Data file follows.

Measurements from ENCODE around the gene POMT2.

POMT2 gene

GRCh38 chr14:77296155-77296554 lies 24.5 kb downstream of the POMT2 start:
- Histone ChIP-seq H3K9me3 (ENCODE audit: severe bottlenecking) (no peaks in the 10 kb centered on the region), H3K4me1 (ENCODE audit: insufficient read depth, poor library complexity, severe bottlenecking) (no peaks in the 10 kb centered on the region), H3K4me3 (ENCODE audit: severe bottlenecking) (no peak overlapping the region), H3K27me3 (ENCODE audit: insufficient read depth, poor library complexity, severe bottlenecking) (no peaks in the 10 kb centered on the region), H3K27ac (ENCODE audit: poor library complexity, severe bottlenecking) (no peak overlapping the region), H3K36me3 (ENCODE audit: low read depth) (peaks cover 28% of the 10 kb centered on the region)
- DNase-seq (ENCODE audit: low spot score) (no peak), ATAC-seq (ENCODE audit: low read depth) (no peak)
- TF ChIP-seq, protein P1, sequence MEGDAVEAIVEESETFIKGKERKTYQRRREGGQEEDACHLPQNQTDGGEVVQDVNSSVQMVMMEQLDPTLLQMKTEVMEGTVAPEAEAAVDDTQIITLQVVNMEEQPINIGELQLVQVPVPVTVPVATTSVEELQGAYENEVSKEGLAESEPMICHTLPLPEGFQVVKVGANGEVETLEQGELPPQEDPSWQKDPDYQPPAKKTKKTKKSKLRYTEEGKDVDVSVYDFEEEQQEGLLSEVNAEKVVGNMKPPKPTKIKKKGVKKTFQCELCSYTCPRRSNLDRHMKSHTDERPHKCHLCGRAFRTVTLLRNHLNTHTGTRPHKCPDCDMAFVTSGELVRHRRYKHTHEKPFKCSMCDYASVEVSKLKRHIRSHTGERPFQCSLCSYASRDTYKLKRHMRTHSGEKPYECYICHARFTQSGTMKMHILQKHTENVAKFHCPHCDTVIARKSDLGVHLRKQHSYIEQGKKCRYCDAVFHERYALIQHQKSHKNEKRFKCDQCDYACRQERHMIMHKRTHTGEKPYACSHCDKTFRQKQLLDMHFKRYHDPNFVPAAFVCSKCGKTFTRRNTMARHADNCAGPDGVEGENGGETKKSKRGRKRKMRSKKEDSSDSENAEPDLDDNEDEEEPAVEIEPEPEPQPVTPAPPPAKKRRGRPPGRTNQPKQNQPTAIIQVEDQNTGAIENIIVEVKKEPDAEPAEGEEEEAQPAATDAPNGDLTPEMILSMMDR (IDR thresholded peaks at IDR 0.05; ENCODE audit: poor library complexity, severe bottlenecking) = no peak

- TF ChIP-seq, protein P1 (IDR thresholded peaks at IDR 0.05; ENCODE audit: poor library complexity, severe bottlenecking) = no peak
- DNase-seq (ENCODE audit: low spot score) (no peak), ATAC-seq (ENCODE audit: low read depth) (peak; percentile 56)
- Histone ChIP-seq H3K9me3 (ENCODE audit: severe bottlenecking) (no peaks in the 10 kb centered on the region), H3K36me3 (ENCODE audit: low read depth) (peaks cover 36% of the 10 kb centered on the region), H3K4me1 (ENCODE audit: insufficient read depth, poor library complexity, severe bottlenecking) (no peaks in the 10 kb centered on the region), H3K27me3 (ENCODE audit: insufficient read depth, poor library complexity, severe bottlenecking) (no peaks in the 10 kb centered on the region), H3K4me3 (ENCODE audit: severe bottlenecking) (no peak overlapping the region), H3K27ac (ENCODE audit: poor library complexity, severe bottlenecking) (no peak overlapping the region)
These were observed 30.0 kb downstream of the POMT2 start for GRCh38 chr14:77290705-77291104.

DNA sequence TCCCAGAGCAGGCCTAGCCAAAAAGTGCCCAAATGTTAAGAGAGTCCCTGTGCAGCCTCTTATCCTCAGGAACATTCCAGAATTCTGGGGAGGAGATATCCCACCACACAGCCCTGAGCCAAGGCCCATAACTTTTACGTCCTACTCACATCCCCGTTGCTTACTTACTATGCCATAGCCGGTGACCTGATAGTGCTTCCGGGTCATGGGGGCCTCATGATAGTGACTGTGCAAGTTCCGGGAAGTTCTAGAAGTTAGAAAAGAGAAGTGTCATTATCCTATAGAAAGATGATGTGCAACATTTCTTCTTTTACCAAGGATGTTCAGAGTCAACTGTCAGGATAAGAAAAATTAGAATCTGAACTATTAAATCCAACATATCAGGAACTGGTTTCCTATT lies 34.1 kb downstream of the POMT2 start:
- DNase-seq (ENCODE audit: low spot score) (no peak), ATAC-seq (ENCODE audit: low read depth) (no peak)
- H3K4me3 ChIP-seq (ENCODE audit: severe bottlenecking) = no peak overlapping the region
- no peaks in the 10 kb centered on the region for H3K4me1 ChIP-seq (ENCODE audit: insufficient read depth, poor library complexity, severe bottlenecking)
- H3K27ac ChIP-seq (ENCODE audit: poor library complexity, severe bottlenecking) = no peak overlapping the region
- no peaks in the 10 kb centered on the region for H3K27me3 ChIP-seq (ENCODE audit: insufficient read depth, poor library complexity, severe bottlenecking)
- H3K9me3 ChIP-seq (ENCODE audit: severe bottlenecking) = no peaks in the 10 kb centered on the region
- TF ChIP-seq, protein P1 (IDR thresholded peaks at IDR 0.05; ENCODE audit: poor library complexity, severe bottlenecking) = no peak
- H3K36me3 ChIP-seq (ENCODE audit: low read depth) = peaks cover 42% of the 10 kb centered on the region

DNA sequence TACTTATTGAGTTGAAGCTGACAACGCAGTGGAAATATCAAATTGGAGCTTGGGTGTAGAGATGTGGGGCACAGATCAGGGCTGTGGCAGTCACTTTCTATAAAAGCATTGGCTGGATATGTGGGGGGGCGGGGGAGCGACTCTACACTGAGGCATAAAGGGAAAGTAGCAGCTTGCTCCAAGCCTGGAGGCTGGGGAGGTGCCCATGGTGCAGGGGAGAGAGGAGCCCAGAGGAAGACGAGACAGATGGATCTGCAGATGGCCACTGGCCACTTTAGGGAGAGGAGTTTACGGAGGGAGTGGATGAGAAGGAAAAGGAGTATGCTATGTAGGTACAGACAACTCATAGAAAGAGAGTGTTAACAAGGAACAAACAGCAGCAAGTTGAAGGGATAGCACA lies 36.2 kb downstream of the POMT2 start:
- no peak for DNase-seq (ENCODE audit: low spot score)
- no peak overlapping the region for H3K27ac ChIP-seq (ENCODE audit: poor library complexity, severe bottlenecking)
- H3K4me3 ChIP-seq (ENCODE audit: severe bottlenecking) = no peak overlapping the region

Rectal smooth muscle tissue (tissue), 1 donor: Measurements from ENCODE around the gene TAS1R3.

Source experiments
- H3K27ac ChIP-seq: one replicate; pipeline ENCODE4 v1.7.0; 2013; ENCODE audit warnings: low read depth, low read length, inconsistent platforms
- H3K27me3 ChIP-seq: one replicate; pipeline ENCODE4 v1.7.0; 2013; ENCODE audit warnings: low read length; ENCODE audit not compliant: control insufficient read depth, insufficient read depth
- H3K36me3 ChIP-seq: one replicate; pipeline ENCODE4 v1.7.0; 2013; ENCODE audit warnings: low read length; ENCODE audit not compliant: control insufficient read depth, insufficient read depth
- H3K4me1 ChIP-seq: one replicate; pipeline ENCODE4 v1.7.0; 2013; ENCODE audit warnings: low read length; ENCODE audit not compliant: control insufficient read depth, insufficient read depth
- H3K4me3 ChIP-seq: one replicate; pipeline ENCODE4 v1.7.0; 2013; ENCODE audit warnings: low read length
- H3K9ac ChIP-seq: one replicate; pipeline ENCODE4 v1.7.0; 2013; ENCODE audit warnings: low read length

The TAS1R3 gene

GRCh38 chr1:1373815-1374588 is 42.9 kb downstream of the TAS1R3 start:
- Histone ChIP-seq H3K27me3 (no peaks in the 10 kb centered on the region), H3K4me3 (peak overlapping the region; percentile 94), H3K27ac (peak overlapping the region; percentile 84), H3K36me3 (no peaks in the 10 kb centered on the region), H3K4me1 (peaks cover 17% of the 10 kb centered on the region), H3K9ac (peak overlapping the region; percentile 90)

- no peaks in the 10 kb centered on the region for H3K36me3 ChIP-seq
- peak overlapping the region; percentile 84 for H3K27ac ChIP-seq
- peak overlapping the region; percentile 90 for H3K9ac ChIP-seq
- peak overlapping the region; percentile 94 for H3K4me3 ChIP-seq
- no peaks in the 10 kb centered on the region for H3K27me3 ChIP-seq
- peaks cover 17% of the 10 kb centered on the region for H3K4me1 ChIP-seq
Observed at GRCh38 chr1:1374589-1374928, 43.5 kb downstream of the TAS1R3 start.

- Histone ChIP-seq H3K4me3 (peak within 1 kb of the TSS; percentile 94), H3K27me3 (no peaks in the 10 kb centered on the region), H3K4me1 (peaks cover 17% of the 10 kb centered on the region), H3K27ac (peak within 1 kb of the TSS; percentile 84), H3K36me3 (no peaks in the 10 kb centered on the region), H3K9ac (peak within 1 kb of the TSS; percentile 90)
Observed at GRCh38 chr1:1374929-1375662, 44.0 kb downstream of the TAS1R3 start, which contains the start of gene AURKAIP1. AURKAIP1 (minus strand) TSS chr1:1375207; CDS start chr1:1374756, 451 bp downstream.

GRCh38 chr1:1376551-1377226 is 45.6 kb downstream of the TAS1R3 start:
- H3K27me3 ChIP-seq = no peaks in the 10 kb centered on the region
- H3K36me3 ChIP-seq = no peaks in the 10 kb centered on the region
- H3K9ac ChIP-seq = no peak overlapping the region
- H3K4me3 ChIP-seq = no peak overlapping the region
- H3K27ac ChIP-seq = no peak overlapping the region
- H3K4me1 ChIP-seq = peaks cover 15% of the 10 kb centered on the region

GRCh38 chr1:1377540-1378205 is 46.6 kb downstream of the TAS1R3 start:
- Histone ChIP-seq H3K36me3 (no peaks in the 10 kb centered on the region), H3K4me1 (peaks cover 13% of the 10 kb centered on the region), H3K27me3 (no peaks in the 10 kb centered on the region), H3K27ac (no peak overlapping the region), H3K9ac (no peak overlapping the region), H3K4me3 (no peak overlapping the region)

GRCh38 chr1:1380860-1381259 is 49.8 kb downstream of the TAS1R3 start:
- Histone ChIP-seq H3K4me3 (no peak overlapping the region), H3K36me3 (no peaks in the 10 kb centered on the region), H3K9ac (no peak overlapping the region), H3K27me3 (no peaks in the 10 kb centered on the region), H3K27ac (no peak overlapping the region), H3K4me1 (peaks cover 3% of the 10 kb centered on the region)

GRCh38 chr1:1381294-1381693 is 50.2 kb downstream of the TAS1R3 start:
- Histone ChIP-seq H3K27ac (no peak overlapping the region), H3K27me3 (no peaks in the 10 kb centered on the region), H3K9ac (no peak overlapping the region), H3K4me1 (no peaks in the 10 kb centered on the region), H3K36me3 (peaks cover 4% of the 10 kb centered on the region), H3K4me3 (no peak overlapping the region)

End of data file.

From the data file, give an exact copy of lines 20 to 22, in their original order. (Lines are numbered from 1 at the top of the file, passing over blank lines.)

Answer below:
DNA sequence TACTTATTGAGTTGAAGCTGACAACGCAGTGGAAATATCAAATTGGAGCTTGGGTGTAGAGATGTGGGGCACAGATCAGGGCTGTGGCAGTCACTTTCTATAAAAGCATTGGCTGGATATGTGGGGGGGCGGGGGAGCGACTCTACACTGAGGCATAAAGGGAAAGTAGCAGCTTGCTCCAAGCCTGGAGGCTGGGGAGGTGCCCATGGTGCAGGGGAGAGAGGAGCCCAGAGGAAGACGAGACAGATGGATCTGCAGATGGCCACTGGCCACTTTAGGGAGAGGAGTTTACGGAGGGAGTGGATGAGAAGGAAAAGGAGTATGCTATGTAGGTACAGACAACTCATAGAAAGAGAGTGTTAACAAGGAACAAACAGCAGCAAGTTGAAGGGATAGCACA lies 36.2 kb downstream of the POMT2 start:
- no peak for DNase-seq (ENCODE audit: low spot score)
- no peak overlapping the region for H3K27ac ChIP-seq (ENCODE audit: poor library complexity, severe bottlenecking)